these differ in mode of origin and sedimentological characteristics than those in tidally-influenced zones.
- Bioturbated mud preserve scattered and degraded phytoclasts is indicative of the temperate interdistributary bays.
- Larger woody detritus may be encountered infrequently within the subsurface, but it is not concentrated.
- Rootlets are a common component in shallow water sites where seasonal aquatic angiosperms are established.
Identifiable plant assemblages occur when a levee, surrounding the interdistributary bay, has been breached and
CREVASSE SPLAY sediments accumulate.
- Bedded leaf litters are found throughout crevasse sediments and are more likely to preserve identifiable plant parts at
depths where anoxic conditions have developed (>15 cm).
- Taphoassemblages in all subaqueous and some subaerial sites are principally allochthonous in origin.
- The communities contributing most of the recovered plant parts are found either in the upper delta plain or
are extrabasinal in origin.
- ORGANIC-RICH SHOALS and BEACHES may form along the flanks of the crevasse shield in response to wave
and tidal processes active in the bay (see below).
Differences in Temperate Zones
The seasonality of temperate regions prohibits exclusively tropical vegetation from inhabiting low-lying coastal zone.
This is due to occasional freezing.
- Plant communities in temperate coastal zones are grass and sedge dominated with a small tree-shrub association
establishing on slightly better drained topographies.
- Rhizomatous mats are the conspicuous plant part preserved in the marshes, with occasional woody rootlets only in
the vicinity of established shrubs.
- The growth habit of the colonizers precludes the incorporation of most aerial parts into the subsurface.
- During the winter, grass stalks fall over and begin to decompose on or above the root mat.
- The contribution to the sediments is that of fixed carbon rather than identifiable macrodetritus. Seeds are
infrequently encountered, being dispersed distally by flood and tidal waters.
Differences in Tropical Zones
In contrast, lower delta plains in the tropics are dominated by monotypic or low diversity stands of palms and/or
mangrove taxa. Over 70% of the world's coastlines are vegetated by mangroves (salt-tolerant plants that include trees
[e.g., Rhizophora and Avicennia], palms [Nipa], and ferns [Acrostichum]).
In the Mahakam, monotypic swamps of Nipa fructicans occur throughout the lower delta plain; There is a narrow
seaward fringe of mangrove trees.
- Recovered taphoassemblages in Nipa swamps are dominated by rootlets, but woody rootlets are not encountered in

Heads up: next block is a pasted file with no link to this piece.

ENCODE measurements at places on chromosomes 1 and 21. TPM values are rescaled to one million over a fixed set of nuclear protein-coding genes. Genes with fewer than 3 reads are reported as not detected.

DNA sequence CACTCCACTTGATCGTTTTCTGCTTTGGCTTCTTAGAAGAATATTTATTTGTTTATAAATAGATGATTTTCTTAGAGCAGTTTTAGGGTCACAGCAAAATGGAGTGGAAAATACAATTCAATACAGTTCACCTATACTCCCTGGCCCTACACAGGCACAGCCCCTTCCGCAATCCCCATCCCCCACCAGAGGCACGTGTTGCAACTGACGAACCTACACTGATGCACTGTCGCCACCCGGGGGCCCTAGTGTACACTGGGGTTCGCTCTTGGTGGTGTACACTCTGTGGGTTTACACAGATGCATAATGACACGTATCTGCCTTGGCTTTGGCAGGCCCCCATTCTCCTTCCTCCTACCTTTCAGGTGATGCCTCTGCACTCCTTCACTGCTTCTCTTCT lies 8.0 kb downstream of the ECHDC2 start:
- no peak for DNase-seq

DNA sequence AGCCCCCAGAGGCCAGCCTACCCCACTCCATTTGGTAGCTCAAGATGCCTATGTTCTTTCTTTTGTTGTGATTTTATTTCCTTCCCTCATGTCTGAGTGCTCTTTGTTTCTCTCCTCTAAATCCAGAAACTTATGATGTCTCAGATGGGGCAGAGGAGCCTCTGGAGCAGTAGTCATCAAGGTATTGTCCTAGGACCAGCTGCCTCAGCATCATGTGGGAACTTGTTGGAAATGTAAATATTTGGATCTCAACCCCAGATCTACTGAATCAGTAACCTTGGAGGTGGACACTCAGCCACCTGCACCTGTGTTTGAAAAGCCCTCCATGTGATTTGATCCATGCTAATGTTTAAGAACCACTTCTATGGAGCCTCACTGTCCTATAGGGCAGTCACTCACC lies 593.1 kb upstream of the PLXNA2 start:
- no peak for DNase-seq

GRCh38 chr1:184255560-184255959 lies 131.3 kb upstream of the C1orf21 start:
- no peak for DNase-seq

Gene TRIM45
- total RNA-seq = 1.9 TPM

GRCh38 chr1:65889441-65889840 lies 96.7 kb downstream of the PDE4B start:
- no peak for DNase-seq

- Accessory aerial parts are almost restricted to sclerenchymatous exteriors of petioles.
- Few leafy laminae, fruits, and/or seeds have been recovered from the subsurface, although pollen is abundant.
In the Rajang, a peat-accumulating deltaic setting, the lower delta plain is vegetated by a dipterocarp-angiosperm
dominated forest, growing on an organic (peat) substrate. In general, mangroves fringe channel margins that are
influenced by tides, bringing brackish waters inland.
- Recovered assemblages in the dipterocarp swamps are organic-rich, with occasional bedded leaf mats, the result of
tree blowdown, excavation of the peat substrate, and the development of isolated acid-rich pools of groundwater
(Gastaldo and Staub, in press).
- Subsurface sediments of mangrove communities preserve woody root structures.
- Subsurface sediments rarely preserve canopy detritus, although pollen is abundant.
TIDAL FLATS are composed of fine-grained siliciclastics.
In areas away from active fluvial processes, phytoclasts
that had been transported to the delta front may be reworked
onto the tidal flats by wave action (Gastaldo and others, 1993). These accumulations may exceed 2 m in thickness,
forming BEACHES along the coast line.
- Dispersed phytoclasts are incorporated into these sediments.
- Rarely are litter beds encountered.
- Where present they are composed of both upper delta plain or extrabasinal (from outside of the depositional
setting) dicotyledonous leaves, lower delta plain laminae, and resistant woody detritus.
- Total Organic Carbon in these accumulations may reach 40%.
- The assemblage is comprised of dicotyledonous angiosperm leaf fragments, dispersed cuticles, resistant woody and
sclerenchymatous tissues, and damar (resins of Dipterocarpaceae).
- Although contributions from lower delta plain vegetation are found within the accumulation, they constitute a minor
part of the assemblage.
©Copyright 1997 by Robert A. Gastaldo. All rights reserved. No part of